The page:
Bouprie

Bouprie ABO S NT183854 1 40m

Beaupre 1304 CDS v no. 365 [Letter of Edward I dated here 13th April]
Beaupre 1304 CDS v no. 366 [Letter of Edward I dated here 13th April]
in capella grangie de Beupre 1321 Inchcolm Chrs. no. 32 [in the chapel of the grange of Bouprie]
Beaupre c.1347 x 1355 Inchcolm Chrs. no. 33 [Inch Marton (Eglismarten) beside Bouprie (iuxta Beaupre)]
Beawpre 1441 Inchcolm Chrs. no. 51
Bewpre 1441 Inchcolm Chrs. no. 51
Bowprie 1606 RMS vi no. 1704
Beaupre 1654 Blaeu (Gordon) Fife
Bowprie 1775 Ainslie/Fife
Bowpray 1872 Sasines no. 1544
Boupra 1853 x 1856 OS Name Book 134, 32 [variant spelling, also Boupry]
Bouprie 1856 OS 6 inch 1st edn.

French beau + French pré(e)

‘Beautiful meadow’. By 1321 the abbey of Inchcolm had a grange or monastic farm here, with a chapel attached. No record survives of how Inchcolm came to hold Bouprie. It can scarcely have been part of the half-carucate of land given to the monastery c.1181, and confirmed by papal bull in 1182 (Inchcolm Chrs. no. 6; for more details of which, see Seaside ABO below). The French name will have been coined by the canons of Inchcolm, many of whom would have been French speaking, at least in the twelfth and early thirteenth centuries.[27]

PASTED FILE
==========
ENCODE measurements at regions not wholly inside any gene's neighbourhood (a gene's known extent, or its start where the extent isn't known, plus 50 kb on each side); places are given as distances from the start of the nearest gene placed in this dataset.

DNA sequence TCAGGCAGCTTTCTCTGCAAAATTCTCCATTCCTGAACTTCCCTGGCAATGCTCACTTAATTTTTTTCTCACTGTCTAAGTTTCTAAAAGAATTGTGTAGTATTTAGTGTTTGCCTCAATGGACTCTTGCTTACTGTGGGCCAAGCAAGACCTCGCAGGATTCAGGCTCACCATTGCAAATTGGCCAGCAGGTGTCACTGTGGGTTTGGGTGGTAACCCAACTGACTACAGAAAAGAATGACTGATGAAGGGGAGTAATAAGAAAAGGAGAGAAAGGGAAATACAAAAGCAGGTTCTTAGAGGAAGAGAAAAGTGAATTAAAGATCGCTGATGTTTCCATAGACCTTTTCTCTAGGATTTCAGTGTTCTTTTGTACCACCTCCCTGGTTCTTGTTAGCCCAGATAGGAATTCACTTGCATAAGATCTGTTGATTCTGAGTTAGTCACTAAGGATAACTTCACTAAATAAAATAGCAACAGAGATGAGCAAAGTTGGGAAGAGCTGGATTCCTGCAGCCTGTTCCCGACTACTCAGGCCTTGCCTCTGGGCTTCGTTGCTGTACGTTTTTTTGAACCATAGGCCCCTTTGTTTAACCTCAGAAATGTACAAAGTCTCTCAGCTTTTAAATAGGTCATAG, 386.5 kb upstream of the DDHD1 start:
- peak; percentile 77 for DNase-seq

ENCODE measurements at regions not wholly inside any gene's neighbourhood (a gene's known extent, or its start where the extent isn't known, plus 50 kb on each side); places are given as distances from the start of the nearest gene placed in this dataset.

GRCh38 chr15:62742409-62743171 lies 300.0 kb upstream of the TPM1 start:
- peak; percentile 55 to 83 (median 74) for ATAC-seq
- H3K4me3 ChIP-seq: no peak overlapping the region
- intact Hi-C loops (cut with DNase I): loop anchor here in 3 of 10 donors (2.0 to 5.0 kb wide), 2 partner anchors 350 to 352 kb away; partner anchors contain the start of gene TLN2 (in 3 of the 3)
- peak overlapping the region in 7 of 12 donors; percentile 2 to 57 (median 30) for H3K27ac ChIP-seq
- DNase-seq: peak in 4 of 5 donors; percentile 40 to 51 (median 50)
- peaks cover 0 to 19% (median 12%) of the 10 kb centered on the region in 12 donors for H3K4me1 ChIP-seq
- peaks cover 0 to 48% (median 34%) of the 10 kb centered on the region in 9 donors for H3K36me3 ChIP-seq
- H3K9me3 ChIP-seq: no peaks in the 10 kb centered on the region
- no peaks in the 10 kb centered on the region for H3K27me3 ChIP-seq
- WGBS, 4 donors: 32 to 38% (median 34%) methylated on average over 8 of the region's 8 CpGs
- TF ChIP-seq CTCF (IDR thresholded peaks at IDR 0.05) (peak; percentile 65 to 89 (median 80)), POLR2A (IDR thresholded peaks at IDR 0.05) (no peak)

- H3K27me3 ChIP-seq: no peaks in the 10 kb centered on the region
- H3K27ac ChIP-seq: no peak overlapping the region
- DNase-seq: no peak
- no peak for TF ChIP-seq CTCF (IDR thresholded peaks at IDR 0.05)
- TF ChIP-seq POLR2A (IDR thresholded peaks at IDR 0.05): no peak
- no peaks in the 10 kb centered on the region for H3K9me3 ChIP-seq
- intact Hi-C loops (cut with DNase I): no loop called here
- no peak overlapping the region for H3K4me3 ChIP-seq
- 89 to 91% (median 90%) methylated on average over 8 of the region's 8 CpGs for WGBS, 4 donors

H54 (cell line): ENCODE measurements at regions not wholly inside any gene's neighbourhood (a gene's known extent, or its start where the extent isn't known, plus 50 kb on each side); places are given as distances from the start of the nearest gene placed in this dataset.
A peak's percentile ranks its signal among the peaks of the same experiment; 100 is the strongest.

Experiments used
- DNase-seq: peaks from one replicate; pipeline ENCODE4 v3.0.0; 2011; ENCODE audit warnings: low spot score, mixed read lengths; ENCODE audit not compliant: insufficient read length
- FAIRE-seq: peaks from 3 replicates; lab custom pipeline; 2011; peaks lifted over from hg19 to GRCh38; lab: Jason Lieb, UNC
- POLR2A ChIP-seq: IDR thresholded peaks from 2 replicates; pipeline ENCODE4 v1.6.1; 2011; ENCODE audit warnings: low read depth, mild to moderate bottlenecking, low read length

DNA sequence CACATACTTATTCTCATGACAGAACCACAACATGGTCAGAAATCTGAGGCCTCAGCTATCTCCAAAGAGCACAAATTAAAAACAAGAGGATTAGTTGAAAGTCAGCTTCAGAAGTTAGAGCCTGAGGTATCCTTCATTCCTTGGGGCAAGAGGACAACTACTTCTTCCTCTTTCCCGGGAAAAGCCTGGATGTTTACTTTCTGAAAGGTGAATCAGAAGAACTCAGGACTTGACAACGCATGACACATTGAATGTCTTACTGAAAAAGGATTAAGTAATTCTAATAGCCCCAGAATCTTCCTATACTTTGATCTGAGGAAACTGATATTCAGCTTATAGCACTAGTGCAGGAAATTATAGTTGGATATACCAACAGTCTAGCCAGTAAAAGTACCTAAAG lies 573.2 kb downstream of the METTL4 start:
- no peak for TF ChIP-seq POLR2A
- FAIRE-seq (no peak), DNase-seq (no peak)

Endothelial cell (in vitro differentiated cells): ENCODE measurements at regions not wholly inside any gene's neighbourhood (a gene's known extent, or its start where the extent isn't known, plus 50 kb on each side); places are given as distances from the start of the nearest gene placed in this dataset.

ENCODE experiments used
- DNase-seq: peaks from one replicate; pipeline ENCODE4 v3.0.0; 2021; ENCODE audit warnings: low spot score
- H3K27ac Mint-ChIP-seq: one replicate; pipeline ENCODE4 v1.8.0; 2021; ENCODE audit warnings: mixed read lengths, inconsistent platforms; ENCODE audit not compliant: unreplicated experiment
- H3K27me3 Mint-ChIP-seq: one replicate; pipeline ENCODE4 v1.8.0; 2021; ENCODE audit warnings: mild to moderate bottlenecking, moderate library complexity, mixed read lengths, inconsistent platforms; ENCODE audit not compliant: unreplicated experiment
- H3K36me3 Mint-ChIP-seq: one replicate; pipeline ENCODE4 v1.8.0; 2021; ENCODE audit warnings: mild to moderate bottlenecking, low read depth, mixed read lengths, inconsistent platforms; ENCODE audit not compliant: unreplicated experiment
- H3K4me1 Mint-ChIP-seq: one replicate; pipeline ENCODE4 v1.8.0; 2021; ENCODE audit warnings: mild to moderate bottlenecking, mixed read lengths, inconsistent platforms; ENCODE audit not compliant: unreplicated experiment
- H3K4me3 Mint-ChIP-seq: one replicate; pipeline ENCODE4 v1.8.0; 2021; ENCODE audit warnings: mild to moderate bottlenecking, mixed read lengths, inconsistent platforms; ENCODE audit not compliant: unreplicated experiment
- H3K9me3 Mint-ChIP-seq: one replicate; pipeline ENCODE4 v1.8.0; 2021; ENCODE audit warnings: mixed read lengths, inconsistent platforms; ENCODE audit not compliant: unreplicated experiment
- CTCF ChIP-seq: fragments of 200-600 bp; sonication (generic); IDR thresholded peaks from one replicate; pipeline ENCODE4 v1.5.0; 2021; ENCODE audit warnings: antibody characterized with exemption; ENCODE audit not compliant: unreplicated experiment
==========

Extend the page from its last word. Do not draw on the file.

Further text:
The name appears on OS Pathf. 394 in Nether Bouprie, and in Bouprie Banks, shown simply as Banks on Ainslie/Fife (1775). OS 6 inch (1856) shows Bouprie where OS Pathf. shows Nether Bouprie. Nether Bouprie therefore supplies the above NGR, which was the nucleus of the grange and the site of the chapel.

/ˈbuprɪ/ or /ˈbəuprɪ/

This place-name appeared in printed volume 1